Impact fee law repealed ... for now

November 21, 2003|by DAVE McMILLION

CHARLES TOWN, W.Va. - Two weeks ago, the Jefferson County Commission passed an impact fee law to help pay for new school construction.

By Thursday afternoon, it was history.

The commission, on a 3-2 vote, decided to repeal the impact fee law because a date in the ordinance was incorrect.

The commissioners will consider the impact fee law on Monday during a special meeting, and school officials said they hope the matter can be resolved quickly.


When the commissioners passed impact fees two weeks ago, they intended to put a passage date of Nov. 6 in the ordinance and make the startup date for collection of fees 61 days later. The fees then could start being collected on the 62nd day - Jan. 7, 2004.

Instead of putting a passage date of Nov. 6 in the ordinance, the passage date was listed as Jan. 7.

That would have put the start of fee collection on March 7.

At first, it didn't seem to be a big thing to some county officials, Commission President Jane Tabb said.

The thought was to change the date and proceed, she said.

But the commissioners on Thursday became involved in a long debate about how to resolve the issue, and the discussion boiled down to two alternatives: Amend the newly passed law, or repeal it and pass a new one.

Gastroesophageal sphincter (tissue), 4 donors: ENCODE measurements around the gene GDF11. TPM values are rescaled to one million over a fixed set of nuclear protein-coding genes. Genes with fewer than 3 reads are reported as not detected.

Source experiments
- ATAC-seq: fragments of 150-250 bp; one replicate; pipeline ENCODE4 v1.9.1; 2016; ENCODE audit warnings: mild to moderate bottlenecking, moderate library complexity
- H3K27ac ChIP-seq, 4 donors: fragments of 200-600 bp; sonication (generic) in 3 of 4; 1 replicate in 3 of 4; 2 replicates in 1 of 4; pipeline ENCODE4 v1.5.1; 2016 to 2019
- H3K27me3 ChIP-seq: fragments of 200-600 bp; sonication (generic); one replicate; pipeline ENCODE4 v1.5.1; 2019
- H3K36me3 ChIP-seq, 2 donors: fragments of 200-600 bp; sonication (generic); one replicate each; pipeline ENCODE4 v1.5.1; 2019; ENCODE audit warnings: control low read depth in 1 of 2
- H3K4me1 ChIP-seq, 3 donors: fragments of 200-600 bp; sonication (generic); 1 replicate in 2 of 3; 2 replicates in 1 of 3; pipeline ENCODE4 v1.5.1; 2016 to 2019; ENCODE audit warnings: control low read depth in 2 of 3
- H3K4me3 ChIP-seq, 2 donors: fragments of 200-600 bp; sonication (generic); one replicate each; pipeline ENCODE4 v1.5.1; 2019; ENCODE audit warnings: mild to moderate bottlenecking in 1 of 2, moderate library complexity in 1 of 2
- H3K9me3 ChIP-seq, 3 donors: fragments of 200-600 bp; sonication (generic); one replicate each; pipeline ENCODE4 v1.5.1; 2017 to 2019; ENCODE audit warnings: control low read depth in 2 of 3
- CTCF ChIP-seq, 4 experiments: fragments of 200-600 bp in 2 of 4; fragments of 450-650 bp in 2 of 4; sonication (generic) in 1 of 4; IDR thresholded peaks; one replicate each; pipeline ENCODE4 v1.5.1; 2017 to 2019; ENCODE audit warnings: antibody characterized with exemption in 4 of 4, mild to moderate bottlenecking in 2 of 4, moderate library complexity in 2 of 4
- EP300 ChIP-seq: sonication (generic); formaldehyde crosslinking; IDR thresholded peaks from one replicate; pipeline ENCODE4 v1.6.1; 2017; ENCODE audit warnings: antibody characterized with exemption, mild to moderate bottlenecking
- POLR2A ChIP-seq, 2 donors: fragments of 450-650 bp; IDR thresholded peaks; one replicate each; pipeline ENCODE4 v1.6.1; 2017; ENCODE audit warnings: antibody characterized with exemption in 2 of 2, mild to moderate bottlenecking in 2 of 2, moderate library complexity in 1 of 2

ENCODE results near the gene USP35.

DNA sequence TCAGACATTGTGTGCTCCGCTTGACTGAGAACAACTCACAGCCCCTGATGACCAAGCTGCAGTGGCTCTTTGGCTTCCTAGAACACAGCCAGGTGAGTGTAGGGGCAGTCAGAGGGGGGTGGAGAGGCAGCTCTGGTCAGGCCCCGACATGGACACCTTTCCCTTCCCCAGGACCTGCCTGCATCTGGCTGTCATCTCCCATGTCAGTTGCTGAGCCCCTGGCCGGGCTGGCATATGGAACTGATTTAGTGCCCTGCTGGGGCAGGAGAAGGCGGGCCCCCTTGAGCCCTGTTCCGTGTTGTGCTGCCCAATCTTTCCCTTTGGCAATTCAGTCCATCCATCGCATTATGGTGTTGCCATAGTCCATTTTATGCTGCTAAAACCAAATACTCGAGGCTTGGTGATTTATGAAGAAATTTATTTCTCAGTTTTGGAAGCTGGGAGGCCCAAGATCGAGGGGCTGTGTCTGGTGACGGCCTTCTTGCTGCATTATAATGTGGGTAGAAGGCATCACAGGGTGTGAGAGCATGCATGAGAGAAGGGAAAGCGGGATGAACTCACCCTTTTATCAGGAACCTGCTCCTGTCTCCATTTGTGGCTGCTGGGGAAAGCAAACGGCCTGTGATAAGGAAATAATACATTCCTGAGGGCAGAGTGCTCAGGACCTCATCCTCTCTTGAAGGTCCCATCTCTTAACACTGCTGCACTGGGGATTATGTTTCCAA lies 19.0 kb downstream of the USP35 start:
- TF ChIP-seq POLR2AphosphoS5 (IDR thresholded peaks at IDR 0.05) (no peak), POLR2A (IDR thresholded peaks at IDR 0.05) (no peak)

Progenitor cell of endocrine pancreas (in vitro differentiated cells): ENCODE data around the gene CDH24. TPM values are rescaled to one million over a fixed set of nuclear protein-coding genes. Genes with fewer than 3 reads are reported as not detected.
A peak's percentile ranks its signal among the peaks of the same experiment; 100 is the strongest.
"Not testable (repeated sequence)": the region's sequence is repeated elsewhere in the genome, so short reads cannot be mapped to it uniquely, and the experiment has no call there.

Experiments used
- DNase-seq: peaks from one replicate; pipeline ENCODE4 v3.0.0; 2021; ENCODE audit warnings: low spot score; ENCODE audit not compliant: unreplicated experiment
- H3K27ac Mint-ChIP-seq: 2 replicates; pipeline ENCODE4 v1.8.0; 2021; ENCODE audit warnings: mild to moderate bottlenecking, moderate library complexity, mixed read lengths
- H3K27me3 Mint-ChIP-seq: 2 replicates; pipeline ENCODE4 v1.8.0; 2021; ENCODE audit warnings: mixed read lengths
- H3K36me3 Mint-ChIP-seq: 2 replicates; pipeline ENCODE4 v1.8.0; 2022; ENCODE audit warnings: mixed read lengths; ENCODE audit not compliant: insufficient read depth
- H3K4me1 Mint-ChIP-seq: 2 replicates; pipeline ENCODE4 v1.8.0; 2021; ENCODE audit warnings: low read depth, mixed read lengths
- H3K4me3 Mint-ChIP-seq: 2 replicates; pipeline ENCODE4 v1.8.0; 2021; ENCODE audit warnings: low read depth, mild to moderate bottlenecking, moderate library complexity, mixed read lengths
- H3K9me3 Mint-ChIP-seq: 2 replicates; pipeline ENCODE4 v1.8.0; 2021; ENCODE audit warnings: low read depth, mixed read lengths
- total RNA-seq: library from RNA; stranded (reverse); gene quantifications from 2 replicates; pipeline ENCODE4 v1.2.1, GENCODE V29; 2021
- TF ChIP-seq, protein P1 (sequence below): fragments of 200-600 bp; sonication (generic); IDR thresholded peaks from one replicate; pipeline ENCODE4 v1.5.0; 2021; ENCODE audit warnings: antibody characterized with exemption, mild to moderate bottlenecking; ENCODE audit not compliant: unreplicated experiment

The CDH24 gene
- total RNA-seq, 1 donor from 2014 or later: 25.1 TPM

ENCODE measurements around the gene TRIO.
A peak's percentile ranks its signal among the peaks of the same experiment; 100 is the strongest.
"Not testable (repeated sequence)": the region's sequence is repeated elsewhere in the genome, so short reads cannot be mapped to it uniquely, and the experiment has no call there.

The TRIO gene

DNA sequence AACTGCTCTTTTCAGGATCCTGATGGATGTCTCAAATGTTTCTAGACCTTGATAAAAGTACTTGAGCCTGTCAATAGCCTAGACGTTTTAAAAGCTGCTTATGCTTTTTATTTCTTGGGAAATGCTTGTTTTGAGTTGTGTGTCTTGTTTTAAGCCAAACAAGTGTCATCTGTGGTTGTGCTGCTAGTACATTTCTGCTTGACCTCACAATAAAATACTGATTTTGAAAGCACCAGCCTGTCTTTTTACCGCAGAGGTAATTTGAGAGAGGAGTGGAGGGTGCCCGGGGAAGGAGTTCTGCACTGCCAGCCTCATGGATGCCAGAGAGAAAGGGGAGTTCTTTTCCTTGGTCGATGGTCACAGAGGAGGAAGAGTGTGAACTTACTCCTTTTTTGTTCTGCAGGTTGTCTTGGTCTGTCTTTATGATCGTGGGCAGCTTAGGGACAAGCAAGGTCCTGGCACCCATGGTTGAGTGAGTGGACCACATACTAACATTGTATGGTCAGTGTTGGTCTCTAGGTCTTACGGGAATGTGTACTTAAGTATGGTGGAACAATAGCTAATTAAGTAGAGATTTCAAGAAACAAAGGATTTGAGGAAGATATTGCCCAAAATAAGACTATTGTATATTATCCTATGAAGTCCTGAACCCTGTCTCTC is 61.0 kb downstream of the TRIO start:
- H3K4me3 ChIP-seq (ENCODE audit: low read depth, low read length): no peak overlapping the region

Given the choices, Superintendent of Schools R. Steven Nichols said he favored repealing the law because amending it would trigger more public hearings.

Nichols said he figured the commissioners would be able to repeal the impact fee law and immediately pass a new one with the correct date.

That idea ran into trouble when Commissioner James G. Knode said the commissioners could not vote on the impact fee law because the issue was not on Thursday's agenda.

The commissioners agreed to hold a special meeting Monday at 11 a.m. to reconsider the impact fee law.

Although the situation was a bit worrisome, Nichols said, he and Jefferson County Board of Education President Lori Stilley commended the commissioners for the work they have done to develop an impact fee system.

"I'm just grateful we got this far," Nichols said.

Commissioners Greg Corliss, Rusty Morgan and Al Hooper voted to repeal the impact fee law and Tabb and Commissioner James G. Knode voted against it.

Tabb said she favored Jefferson County Assistant Prosecutor Michael Cassell's advice to amend the current law.

Although Tabb initially voted for impact fees on Nov. 6, she hinted during the meeting Thursday that she might be changing her mind about the process.

"I'm still thinking on it," Tabb said when asked later Thursday how she plans to vote Monday.

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